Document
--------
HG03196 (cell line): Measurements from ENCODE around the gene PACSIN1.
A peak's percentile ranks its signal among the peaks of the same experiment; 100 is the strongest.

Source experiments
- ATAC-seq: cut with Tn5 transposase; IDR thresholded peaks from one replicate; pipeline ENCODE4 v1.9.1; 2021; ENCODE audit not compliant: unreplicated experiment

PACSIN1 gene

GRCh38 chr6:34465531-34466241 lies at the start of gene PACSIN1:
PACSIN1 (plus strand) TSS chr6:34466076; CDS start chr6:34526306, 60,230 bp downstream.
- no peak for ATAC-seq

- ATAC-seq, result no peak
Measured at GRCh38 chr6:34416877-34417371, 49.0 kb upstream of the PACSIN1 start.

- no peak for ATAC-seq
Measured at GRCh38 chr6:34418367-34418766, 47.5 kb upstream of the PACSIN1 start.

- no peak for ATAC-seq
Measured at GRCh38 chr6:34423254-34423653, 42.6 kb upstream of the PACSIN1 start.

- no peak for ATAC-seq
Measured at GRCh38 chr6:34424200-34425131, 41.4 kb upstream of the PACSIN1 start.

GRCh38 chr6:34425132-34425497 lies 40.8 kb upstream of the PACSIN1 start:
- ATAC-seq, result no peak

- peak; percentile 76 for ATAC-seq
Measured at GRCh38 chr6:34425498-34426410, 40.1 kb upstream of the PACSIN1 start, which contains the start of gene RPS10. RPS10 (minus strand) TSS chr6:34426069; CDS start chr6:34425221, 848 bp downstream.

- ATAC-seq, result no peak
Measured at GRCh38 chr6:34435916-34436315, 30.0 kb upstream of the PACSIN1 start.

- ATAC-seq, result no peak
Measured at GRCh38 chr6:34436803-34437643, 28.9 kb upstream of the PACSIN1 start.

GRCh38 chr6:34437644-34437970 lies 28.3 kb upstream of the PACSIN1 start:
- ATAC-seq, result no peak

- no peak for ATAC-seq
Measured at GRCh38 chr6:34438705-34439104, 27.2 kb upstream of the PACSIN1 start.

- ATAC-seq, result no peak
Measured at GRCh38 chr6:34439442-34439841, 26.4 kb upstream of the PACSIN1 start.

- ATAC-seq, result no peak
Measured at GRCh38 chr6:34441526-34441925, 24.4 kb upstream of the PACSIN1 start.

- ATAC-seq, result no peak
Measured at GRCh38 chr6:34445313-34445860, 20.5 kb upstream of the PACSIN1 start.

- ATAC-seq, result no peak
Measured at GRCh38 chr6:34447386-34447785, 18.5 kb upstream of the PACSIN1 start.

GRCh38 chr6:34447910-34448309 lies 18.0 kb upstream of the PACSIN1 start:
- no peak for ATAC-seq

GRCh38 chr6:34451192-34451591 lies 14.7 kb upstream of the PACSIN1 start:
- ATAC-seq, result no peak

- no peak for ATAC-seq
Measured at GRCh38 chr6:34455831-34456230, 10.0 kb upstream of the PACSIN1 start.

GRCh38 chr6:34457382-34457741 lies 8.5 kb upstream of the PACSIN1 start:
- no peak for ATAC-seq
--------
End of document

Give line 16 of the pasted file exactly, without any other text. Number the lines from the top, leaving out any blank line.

Measured at GRCh38 chr6:34424200-34425131, 41.4 kb upstream of the PACSIN1 start.